On my way back to the hotel I was approached by one of the grand rue artists I had been working with. He said, as I understood it, that he had something to give me and that he needed to do it somewhere private. I told him that I would speak to him later, that I needed to stay around to screen the Martens film (already an excuse). After a week of negotiations about work, payment and promises, switching between three languages and three currencies (Haitian Gourdes, US Dollars and Haitian Dollars: a non-material currency which has survived from a time when the Gourde was pinned at 5 to the dollar, and one which seems to serve some local calculating function that I never managed to figure) I was starting to get spiky with fatigue. My excuses were becoming less and less plausible. And the weaker they became the closer came the next unforeseen and unpredictable negotiation. I said I would speak to him later in the evening. But I intended not to.

Representation from Atis and Ti Moun Rezistans

When I returned to the rotunda Jana was in the process of asking Eugene and Celeur, as representatives of Atis Rezistans, what their perceptions of this year’s biennale were and what they would like to see happen in the future. Eugene suggested that visiting artists should make long-term commitments to the biennale and begin making plans now for work to be completed in 2013. He also commented on the importance of representation for AR internationally, especially at the Venice Biennale and the Miami and Basel art fairs.

Leah then invited a representative of Ti Moun Rezistans to speak about their experiences of the biennale. It was no surprise that Alex Louis, one of the more ambitious, vocal and confident members of Ti Moun, stepped up to the opportunity. Alex had already spoken a lot at an earlier meeting in which latent grievances about the organisation of the biennale had been openly and frankly expressed. What surprised many of us was that Alex used the platform to criticise some of the invited international artists for being patronising towards the younger artists of the rue, and of having used them to help make their own work rather than engaging in genuine collaboration. It was the first time anything had been said during the congress that touched upon the messy, nitty-gritty micro-politics of the biennale. Even though I thought Alex could have put this in a more gracious and considered way, balanced by some of the more positive experiences of working with the visiting artists (of which there were far more, in my opinion, than negative ones) I did value his intervention. I could see his point even though I wouldn’t have made it myself. I had no idea what had been going on between other visiting artists and the Ti Moun. He may have been referring to my project too. Whatever or whoever he had in mind, it was something of a jaw dropper for many people in the audience. It was the first little cat to be publicly dropped among the friendly visiting pigeons.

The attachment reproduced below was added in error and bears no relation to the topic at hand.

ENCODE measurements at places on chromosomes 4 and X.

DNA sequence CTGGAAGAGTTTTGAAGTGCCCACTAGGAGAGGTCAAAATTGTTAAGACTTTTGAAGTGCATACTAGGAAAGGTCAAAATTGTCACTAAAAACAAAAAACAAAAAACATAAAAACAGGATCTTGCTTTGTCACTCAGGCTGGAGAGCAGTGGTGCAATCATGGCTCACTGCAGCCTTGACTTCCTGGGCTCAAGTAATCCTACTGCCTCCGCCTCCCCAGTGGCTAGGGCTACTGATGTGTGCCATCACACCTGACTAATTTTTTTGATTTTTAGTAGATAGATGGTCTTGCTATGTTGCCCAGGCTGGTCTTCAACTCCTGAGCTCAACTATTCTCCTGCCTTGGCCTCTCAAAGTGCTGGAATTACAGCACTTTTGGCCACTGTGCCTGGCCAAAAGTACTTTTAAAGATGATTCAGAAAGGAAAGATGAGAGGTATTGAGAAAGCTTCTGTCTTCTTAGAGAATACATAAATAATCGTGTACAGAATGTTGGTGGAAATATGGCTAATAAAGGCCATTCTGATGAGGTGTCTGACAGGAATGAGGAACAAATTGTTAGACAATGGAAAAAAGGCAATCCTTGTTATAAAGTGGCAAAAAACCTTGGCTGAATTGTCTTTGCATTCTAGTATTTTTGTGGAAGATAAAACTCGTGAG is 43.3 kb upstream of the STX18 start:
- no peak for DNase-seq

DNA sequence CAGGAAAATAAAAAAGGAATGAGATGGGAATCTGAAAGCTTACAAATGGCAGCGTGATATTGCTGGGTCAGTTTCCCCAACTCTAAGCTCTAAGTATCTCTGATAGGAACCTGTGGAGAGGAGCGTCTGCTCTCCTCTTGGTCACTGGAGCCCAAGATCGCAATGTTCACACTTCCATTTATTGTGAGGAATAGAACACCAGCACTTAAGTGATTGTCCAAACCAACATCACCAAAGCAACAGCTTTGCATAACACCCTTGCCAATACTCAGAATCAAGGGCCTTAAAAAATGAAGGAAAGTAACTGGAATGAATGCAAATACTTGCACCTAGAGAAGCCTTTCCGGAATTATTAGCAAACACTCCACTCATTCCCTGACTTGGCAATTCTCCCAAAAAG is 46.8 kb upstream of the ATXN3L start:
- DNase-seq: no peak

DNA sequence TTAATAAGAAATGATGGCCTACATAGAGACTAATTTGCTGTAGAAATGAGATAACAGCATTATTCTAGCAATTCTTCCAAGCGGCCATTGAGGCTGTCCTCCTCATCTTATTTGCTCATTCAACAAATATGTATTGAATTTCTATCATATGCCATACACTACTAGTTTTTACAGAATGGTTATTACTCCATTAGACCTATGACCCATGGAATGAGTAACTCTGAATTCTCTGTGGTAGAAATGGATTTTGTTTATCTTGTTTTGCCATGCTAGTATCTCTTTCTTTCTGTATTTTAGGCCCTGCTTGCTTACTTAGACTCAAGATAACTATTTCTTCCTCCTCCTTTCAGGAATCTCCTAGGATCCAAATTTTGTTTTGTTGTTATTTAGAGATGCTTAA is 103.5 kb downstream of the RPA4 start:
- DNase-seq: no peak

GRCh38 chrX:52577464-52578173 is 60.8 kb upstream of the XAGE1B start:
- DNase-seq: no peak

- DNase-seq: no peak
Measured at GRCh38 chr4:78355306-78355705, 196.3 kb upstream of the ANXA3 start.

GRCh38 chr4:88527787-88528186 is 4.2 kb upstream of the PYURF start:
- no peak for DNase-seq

The Visiting Artists

Next up were the five-minute presentations by participating international artists. This was far too much for me to take. I had been working with many of them during the week, watching their projects take shape and seeing them finally exhibited the day before. I really didn’t need to see and hear this all over again. I’m sure all the final projects will be filed somewhere in the official Ghetto Biennale website in the near future, and I will be posting some of the work I considered most valuable and interesting here.

I only want to mention one presentation that I caught, luckily, on my way back from the Friendship Bar. That was the presentation by three architects – Vivian Chan, Maccha Kasparian and Yuk Yee Phang – who had been working on plans for an architectural redesign of Lakou Cheri. In retrospect I think this is one of the most important works from this year’s biennale and it represents a level of ambition that I think should be encouraged next time.

The presentation was very professional, with a clearly labeled power point accompanied by a verbal presentation broken down into succinct, translatable sentences. It was amazing what these three architects had managed to achieve in just over a week. Macca arrived the day before Viv and Yuk Yee, and already had the building of maquette of the entire lakou underway with children from the area.